By the time Wolf Alice released their debut album in 2015, the burden on Brit-rock to define epochs had all but disappeared. Even among the genre’s loyalists, whose last project had been the disastrous Viva Brother, little appetite remained for a generational voice to swoop in and erect totems to their pined-for monoculture. With revolutionary pressures lifted, the gates (and charts) opened for Wolf Alice, a more benevolent and satisfying breed. Their debut My Love Is Cool descended from the Britpop-Libertines-Arctic Monkeys lineage, but it was introspective and, in its most unorthodox moments, spiritually involving. Accusations of a ’90s throwback weren’t unfounded. But rather than a straight lift, the north London group ransacked the era’s spirit—brattiness juxtaposed against morbid obsessions—while musically patching together grunge lassitude, shoegaze magnitude, and rock’n’roll attitude.
The similarly sprawling follow-up, Visions of a Life, is not full of aesthetic surprises, either. It subscribes to a necessary conception of rock as the holy site where dead metaphors and teen clichés can spring magically back to life. It’s populated by dreamers and deceivers, dimwitted bullshitters and their fed-up friends. It’s an album about anxiety and freefall, and about death, both of one’s own hypothetical death and the literal death of others.
Frontwoman Ellie Rowsell’s mortal preoccupations are, for the most part, more melancholic than haunting. Wolf Alice sound best when anchored in shoegaze, the kind that suggests human forms dissolving into celestial matter. Recorded in L.A. with producer Justin Meldal-Johnsen—whose work on Paramore’s After Laughter and M83’s Hurry Up, We’re Dreaming looms large—Visions of a Life is an expansive trip. Devoutly 4/4 and unsyncopated, it nonetheless carves out raucous passages in which to burst open. The brilliant “Planet Hunter” drifts in reverie before whirling into conflict. “St. Purple and Green” revitalizes their trademark grunge-folk hybrid, its mantra-like “one step after the other” climax evoking an ascent to the astral plane. And the title track, an epic three-parter, swirls up an abyss-gazing thrash before closing the album, naturally, on a mournful utterance of the word “dead.”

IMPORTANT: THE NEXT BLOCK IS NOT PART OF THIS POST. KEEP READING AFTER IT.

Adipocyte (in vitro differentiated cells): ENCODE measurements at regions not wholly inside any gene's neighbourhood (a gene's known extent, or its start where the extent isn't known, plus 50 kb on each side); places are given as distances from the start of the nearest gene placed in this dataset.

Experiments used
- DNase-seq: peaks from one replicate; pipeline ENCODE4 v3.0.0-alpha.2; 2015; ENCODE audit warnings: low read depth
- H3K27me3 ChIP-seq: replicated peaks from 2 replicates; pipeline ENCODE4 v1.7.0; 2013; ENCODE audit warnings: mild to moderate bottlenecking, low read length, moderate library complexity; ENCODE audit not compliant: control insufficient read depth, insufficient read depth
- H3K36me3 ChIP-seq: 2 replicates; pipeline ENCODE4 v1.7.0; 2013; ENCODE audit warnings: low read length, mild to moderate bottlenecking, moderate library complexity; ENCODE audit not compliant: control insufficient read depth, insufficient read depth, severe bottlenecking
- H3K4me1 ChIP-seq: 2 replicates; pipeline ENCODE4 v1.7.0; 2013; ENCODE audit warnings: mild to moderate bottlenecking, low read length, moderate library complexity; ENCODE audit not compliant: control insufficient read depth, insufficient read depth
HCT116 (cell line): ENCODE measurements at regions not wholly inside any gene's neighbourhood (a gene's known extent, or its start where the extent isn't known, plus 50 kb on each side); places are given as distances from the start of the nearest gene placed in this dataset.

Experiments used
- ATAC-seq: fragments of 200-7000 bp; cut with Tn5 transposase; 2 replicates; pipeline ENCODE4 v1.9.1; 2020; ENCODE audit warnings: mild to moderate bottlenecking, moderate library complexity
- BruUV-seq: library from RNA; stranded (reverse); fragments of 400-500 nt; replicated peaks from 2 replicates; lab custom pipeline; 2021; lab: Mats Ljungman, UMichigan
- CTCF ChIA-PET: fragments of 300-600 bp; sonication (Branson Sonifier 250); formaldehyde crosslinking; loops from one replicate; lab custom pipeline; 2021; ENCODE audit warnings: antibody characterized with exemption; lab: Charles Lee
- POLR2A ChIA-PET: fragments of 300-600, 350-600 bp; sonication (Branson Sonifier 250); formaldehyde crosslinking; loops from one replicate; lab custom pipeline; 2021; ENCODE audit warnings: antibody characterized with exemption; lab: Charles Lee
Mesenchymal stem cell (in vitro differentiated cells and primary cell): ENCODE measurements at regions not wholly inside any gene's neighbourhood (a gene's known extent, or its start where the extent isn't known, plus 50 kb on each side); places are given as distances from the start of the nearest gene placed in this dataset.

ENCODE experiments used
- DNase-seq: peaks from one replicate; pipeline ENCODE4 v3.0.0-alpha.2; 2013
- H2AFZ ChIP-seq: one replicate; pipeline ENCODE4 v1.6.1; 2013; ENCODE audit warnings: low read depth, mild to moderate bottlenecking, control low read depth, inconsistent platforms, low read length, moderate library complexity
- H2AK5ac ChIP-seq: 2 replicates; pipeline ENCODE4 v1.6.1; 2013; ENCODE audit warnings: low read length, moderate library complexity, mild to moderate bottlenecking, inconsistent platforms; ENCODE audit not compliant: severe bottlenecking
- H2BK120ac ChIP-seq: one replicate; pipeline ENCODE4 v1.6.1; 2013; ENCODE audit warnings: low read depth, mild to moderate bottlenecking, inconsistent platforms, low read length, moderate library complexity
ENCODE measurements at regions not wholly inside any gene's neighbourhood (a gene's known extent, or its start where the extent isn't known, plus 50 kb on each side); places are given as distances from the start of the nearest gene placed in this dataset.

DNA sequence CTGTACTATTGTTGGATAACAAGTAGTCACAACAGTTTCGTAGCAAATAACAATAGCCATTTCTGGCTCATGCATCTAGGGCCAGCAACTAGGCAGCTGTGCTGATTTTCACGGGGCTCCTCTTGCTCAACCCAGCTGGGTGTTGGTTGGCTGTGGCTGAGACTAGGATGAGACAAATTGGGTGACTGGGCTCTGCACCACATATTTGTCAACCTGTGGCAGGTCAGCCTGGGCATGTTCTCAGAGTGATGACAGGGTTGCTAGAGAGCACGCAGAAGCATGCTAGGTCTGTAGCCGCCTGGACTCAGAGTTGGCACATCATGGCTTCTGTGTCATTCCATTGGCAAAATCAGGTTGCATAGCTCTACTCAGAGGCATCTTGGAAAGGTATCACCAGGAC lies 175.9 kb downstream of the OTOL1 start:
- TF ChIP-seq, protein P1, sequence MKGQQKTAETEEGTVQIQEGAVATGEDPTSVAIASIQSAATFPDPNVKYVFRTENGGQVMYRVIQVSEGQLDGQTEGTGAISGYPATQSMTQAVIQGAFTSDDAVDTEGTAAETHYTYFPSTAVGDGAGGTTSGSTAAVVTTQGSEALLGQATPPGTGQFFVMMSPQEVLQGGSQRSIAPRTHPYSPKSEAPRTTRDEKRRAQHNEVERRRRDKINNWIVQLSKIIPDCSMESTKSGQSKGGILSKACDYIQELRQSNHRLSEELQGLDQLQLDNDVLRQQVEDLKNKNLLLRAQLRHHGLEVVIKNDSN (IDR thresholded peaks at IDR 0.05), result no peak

After My Love Is Cool, Wolf Alice starred in On the Road, Michael Winterbottom’s pseudo-documentary about a rock band—Wolf Alice—whose dull tour routine backdrops a fictional romance. “Suddenly I’m acting as myself, which makes you feel very self-conscious,” Rowsell has said of the experience. Her lyrics suggest the feeling isn’t entirely unfamiliar: Visions of a Life laments the characters we play in life and the psychic toll, particularly on women, of keeping up appearances. “Yuk Foo” petulantly skewers a mystery antagonist, affording him no personality, only a barrage of expletives: “I want to fuck all of the people I meet,” Rowsell spits. “’Cause you bore me/You bore me to death.”
While her writing subsists on observation, Rowsell’s scenes are less interesting than the inscapes bubbling underneath. Now 25, she is a fairly young songwriter, but not quite as young as her characters, who do not always know how to handle themselves. To occupy their thoughts, she slips into her speaking voice, whispers wordy internal monologues, over-divulging, withdrawing into generalities, plunging back into the messy entanglements of it all. On downtempo synthpop anthem “Don’t Delete the Kisses,” she both mocks and romanticizes young-adult drift. “I’m like a teenage girl,” she sing-speaks as the protagonist. “I might as well write all over my notebook that you ‘rock my world.’” It seems a strange thing, grasping to qualify the shallow feelings of a character you created, whose thoughts it is your responsibility to populate. But clichéd romance, the song argues, is tedious and shallow only until it comes for you. Then, it’s electrifyingly real.
Cliché is powerful when it identifies the profundity in common feelings, and it’s a particularly effective tool in loud, cathartic rock music. When we are young and precarious, to shut the door on sentimentality just means locking it in our bedrooms, where it’s liable to grow tentacles and start strangling people. You can feel it in “Formidable Cool,” a teen fable whose hapless lead is caught lusting after an unrepentant playboy. (When we’re introduced, he has his “hand in somebody’s knickers” at the social club.) In describing his allure, Rowsell sneaks in a caution against the perils of rock orthodoxy. “Believe in the chorus,” she teases, “Believe in love.” Taking her word, the protagonist bundles into a hasty sexual encounter with him, and is humiliated; Rowsell, an unsympathetic narrator, mercilessly taunts her for her naivety: “If you knew it was all an act/Then what are you crying for?” The moral is: watch who you mythologize. Being Brit-rock’s most tolerable flag-bearer in years, Wolf Alice are uniquely qualified to dispense it.